G / / / | / / A / | Bm / / / | ....


The prolongation of the A as opposed to the G or the D puts it more as a half-cadence that wants to resolve to the tonic, but doesn't 1) until two measures later and 2) for an extended amount of time to be the focus of the section. It's an exceptionally weak V-IV-I if you really want to interpret it that way (as a roundabout V-I), but I'd rather interpret it as IV-V (x3) IV-V-vi, because the D major section really has little harmonic weight.


Hmmm, first Glance I'm seeing a IV I V in D and then a IV V vi (vi, which, liberally speaking I view as a functional archetype of the I)

DF#A
(B)DF#A (m7) or (D6)


But I don't see the thing I described, which would have been V IV I - A G to D a more or less downward leading cadence from V to I.

Best,

Sean
Hi Shallon Dark,

I just wanted to let you know that I did just receive your email about rejoining as an Academy Student (and yes I can confirm that you did take and pass the Notes on the Neck Course and found a copy of your Certificate on that, so you would not have to repeat it again) and I will be getting in touch with you to go over this request, and see where I can help out. Thank you for reaching out, and hopefully we can figure out the best way to bring you back.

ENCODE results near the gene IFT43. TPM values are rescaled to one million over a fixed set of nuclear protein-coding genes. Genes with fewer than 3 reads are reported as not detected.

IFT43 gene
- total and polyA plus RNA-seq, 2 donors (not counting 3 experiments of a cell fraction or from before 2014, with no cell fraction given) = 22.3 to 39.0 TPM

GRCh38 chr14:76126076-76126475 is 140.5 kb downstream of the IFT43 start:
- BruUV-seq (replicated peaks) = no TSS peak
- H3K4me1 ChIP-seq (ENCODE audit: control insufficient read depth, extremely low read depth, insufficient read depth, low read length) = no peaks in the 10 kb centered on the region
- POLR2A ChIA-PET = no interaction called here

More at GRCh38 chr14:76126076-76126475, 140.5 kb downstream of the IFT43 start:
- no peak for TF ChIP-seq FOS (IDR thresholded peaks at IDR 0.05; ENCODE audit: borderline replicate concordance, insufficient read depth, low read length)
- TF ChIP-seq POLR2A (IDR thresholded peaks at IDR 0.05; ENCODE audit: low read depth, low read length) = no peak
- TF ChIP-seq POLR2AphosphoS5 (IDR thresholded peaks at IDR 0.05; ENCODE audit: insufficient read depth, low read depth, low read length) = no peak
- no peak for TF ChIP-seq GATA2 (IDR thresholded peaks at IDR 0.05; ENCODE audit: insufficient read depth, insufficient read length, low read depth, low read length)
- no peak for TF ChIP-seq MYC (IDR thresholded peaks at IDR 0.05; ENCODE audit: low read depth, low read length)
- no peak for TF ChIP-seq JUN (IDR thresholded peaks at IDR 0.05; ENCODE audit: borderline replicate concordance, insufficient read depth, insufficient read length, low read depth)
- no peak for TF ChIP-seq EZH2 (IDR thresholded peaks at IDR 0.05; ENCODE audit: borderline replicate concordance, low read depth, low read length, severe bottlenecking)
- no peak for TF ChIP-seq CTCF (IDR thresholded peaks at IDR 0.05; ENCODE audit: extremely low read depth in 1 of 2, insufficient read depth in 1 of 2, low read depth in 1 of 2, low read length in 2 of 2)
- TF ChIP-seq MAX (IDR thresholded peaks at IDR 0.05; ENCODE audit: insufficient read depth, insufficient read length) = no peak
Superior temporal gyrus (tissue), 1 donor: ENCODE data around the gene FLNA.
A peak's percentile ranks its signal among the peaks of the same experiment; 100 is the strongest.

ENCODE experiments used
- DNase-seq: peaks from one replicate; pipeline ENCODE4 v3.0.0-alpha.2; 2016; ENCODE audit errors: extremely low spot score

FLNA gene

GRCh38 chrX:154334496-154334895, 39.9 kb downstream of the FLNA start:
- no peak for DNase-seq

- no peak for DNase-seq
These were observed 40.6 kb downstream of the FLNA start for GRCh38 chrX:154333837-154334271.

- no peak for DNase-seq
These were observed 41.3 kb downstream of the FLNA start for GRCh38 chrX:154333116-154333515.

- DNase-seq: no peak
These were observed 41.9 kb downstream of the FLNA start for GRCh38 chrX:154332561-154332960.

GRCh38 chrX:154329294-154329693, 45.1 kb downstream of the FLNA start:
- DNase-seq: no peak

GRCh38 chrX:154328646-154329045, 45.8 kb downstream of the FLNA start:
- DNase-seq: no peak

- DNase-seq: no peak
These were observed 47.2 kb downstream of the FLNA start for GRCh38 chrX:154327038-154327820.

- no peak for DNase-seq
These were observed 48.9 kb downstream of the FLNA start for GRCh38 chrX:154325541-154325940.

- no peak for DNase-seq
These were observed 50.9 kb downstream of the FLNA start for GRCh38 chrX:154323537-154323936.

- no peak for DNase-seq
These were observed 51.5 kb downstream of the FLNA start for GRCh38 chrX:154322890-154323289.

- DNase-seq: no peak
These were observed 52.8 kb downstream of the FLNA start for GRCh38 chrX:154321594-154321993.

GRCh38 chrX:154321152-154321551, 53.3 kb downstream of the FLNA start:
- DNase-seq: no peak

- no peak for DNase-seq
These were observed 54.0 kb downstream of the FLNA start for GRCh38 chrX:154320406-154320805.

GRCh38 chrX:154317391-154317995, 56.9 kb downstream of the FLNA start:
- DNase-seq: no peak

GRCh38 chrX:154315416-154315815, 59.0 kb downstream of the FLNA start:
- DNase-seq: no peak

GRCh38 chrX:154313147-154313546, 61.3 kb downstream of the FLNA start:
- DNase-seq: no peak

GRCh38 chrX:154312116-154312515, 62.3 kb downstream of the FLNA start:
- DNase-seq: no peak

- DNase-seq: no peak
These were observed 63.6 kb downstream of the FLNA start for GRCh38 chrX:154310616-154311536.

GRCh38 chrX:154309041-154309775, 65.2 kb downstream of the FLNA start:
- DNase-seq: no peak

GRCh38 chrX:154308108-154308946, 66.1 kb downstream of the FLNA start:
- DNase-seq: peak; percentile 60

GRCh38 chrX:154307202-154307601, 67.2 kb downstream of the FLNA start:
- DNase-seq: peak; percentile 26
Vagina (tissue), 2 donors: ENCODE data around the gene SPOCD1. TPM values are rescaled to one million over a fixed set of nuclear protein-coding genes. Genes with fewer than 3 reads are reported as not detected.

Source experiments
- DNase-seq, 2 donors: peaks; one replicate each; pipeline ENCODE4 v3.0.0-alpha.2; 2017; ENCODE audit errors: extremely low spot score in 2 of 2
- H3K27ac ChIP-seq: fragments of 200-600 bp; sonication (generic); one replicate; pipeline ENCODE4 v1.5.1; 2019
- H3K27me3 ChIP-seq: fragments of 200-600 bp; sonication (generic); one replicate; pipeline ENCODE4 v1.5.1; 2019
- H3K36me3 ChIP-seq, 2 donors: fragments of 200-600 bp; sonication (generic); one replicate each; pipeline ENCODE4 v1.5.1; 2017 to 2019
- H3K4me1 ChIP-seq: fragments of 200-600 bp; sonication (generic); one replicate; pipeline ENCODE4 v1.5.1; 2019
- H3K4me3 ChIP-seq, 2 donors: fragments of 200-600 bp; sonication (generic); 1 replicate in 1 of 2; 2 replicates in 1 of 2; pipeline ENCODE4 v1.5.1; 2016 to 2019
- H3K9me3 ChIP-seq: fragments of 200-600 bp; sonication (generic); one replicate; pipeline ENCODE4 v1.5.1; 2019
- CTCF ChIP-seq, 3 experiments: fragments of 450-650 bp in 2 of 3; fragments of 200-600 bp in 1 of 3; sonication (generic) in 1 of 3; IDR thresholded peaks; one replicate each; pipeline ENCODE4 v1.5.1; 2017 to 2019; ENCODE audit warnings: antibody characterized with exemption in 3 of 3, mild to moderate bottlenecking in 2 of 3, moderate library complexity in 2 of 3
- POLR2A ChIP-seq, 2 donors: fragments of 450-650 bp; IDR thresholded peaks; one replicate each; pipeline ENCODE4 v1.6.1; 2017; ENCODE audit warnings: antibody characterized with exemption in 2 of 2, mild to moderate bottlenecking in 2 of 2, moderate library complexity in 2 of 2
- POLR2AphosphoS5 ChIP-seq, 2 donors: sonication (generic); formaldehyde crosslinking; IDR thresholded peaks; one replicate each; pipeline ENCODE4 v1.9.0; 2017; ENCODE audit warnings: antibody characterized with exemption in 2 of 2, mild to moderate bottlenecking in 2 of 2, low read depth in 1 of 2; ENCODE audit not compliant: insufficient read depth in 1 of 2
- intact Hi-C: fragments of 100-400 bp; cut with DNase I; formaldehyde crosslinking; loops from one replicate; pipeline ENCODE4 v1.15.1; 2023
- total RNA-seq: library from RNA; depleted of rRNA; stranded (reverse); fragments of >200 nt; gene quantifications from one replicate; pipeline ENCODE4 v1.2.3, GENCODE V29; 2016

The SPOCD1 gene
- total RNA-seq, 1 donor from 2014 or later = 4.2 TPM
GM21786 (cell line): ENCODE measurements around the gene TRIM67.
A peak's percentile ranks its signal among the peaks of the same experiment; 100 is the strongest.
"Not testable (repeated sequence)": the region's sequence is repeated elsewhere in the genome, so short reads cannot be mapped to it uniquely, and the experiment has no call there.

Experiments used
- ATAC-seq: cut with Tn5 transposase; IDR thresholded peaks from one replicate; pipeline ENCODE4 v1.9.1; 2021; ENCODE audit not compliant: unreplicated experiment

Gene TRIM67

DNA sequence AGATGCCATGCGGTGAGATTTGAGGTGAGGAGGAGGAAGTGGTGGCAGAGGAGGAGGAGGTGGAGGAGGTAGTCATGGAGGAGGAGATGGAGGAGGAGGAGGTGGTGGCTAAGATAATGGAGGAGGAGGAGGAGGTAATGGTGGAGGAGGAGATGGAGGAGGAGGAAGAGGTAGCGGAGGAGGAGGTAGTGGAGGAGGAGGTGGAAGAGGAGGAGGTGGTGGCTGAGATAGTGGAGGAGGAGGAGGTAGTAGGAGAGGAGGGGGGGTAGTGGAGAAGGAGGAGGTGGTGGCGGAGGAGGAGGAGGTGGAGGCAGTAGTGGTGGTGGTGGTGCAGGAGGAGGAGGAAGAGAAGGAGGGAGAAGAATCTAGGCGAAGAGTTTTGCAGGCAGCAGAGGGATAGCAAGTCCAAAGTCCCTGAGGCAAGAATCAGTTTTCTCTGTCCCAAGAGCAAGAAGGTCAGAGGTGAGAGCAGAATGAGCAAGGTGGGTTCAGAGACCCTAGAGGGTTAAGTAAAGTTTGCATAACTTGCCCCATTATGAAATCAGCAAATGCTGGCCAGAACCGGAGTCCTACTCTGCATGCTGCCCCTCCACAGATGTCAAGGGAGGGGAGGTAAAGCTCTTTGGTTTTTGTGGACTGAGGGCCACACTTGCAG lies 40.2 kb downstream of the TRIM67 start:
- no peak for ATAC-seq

No bridges burned, my friend...life happens.

Best,

Sean
My understanding (and teaching) of a Deceptive Cadence is when the V goes to anything but I

And I tend to view any situation when a V goes directly to IV and then I it's simply a downward leading Cadence.

I can see the argument that its Deceptive then Plagal, and I get that, but functionally I see it as a roundabout V-I.

Totally agree with Neo on the point of Christian music...especially Contemporary Worship - where the songs can tend to Vamp from V to IV to V indefinitely, extending the song, and building up that anticipated release when it finally goes to I.

Best,

Sean
I did 40 songs in 8 weeks.

Best,

Sean
Spend another year or more practicing.

Best,

Sean